A reader of a Her View From Home post recently commented that she loves reading stories of people who have been married a long time. I smiled in agreement, and then just as quickly realized that my husband and I somehow, unbelievably, are now in that “married a long time” category.
In 1997, when we had been married 25 years, my coworkers were in awe of the accomplishment. “How in the world did you do it?” they asked incredulously. I just smiled and said, “One day at a time.”
And now, in our 50th year of marriage, I’m the incredulous one. How could this be happening?
It all started with a dance.
We were high school seniors, and the switch dance was coming up in early November—a tradition where girls asked boys to be their dates, hand-fashioned gaudy corsages for them, bought the tickets, and drove. It was unorthodox and so much fun.
I had decided to be part of as many things as possible that last year of high school, and the switch dance was important. Problem was, the first two guys I’d asked told me they had to work, and I wasn’t popular enough or confident enough to want to be rejected a third time. My best friend, Lynda, persuaded me to try just once more, a guy so out of my league, a popular guy, a guy whose mother kept insisting I call back again because he wasn’t home each time I’d called. And I had to have called at least 20 times.
Five years later, Lynda was one of my bridesmaids and danced all night at our wedding, and that wonderfully patient, encouraging, phone-answering woman became my mother-in-law.
But I digress.
The switch dance was frightening on so many levels. Once John said yes, the real nerves began, not the least reason being that he was popular and I was a nerd. I bought a new dress (brown, long-sleeved houndstooth-patterned wool), new shoes, and a tiny bottle of perfume. I made a huge corsage for him, filled with tiny plastic soccer balls because that was all I really knew about John. He was a varsity soccer player. Add that to the list of reasons I didn’t sleep for two weeks before the dance.
John cavalierly insisted on picking me up, and he was driving a cute little white convertible. I hadn’t dated much and knew I was way out of my league, but all of my nerd friends were ecstatic.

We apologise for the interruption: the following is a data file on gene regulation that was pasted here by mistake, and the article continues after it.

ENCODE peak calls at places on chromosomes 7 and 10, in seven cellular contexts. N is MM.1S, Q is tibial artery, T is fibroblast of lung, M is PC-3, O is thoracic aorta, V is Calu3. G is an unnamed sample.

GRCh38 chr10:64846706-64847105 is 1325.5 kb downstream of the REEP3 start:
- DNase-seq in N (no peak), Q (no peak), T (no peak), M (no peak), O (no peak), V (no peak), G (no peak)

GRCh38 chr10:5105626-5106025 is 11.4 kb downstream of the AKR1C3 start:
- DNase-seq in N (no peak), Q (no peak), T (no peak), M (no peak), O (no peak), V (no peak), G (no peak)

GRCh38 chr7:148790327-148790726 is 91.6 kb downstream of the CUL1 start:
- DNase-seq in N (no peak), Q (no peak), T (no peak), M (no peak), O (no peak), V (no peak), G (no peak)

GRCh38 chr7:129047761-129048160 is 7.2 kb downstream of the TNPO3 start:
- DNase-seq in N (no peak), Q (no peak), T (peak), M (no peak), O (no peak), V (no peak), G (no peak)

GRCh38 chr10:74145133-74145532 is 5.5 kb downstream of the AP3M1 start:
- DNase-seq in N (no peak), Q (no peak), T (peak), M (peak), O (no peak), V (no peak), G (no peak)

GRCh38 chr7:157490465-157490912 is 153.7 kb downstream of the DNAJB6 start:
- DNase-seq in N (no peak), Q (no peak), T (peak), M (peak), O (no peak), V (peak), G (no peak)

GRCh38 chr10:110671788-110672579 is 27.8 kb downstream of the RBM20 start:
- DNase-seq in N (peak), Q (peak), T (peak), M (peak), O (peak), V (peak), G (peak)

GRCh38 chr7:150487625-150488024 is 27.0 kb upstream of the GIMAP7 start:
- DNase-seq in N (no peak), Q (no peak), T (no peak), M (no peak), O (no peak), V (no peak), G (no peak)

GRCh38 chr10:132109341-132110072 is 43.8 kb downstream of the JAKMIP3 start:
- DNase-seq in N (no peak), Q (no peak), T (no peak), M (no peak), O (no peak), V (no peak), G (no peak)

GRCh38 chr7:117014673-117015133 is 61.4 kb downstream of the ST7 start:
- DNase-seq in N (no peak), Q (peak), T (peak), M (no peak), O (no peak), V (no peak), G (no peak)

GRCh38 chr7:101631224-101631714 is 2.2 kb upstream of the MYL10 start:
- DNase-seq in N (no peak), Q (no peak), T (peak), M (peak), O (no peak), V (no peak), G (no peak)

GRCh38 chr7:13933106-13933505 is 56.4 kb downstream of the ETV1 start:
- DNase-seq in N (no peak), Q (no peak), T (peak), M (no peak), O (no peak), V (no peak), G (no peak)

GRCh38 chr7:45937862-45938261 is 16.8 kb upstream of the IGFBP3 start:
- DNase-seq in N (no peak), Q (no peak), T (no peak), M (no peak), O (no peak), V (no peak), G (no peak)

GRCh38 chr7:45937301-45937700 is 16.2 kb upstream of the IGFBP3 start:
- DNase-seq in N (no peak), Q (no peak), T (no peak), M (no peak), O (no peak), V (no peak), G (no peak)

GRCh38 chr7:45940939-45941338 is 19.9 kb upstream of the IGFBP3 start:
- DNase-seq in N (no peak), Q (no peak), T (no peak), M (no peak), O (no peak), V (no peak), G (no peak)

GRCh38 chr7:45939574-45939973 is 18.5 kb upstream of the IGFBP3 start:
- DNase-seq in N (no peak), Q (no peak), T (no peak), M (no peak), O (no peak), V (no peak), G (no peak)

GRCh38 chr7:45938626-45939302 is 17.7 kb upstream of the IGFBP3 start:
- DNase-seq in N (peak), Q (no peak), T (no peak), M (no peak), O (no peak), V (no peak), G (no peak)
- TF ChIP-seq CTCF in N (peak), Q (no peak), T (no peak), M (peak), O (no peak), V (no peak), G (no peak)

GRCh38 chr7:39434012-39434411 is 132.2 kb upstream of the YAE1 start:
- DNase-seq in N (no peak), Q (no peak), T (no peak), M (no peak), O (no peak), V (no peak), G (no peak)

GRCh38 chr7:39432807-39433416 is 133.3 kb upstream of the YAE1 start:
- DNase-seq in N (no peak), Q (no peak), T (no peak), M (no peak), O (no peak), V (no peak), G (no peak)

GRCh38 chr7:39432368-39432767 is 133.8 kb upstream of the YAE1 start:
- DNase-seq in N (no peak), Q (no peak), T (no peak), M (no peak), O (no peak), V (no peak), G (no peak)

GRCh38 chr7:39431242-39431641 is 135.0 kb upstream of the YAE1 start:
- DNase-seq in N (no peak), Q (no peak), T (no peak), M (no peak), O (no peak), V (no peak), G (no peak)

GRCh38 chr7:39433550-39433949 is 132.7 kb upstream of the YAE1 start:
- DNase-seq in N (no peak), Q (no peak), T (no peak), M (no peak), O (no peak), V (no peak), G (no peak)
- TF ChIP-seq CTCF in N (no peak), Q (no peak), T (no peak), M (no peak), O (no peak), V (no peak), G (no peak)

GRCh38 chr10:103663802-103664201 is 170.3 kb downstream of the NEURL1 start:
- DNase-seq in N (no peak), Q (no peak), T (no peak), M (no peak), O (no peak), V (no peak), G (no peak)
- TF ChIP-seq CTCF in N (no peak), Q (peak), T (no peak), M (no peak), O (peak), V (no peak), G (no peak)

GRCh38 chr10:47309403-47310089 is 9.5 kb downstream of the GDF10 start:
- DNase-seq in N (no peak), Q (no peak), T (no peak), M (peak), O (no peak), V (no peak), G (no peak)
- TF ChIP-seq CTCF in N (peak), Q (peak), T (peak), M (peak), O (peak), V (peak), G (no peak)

If I could do it, anyone could.
As we walked through the door, there were couples holding hands, cuddling in corners, girls walking with their fingers twined possessively in the back belt loops of their guys’ slacks. How could I make it through the evening when I didn’t even know what to do with my hands?
We danced, talked pretty comfortably, and it wasn’t a bad evening after all. John called me the next day for another date although I was sure it was just polite payback for my having asked him to the switch dance. But we had fun, went to a movie, listened to the car radio, and laughed a lot. We were suddenly a couple, attended every sock hop and dance that year, and he asked me to the senior prom. John introduced me to the Beach Boys and Frankie Valli; I introduced him to Johnny Mathis and The Carpenters.
The next years were filled with music—happy and sad—as we dealt with his Navy deployment, a Christmas that he was supposed to come home for but never made it to because of flight issues and a bunch of Marines who outranked him and his buddy sailors, and I still cry every time I hear “I’ll Be Home for Christmas.”
We sent each other cassettes when he was stationed in Panama for 18 months, filled with our favorite music and our voices, and we learned to love.
We were married and danced the entire night away just looking into each other’s eyes in disbelief.
We lived a year away from home as he finished his Navy enlistment—moving in rhythm with each other, learning how to listen, learning to be a couple without stepping on each other’s toes. Our first piece of furniture was a stereo, and appropriately, it still holds a place of honor in our living room. It’s been an integral part of the dance of our lives.
There has been happy music, sad music, times that we danced perfectly together, times we heard radically different tunes, and times that we didn’t hear the music at all but still found a way to stay together because of what we’d vowed on that hot July day in 1972.
And somehow, we always found our way back to harmony.
We hummed quiet hymns of thanks at each of our four babies’ births and cried when we heard “On Eagles Wings” at way too many funerals. Our families and friends were always there in the background, helping us innumerable times along the way.
Fifty years is a very long time, and yet it’s gone by in an instant, and we’ve grown from a shy, first-date couple to grandparents of nine who show us all the newest dance moves and are determined to keep us young.
The years have been kind, and wonderful, and we find that we’re so very blessed to still be enjoying the dance.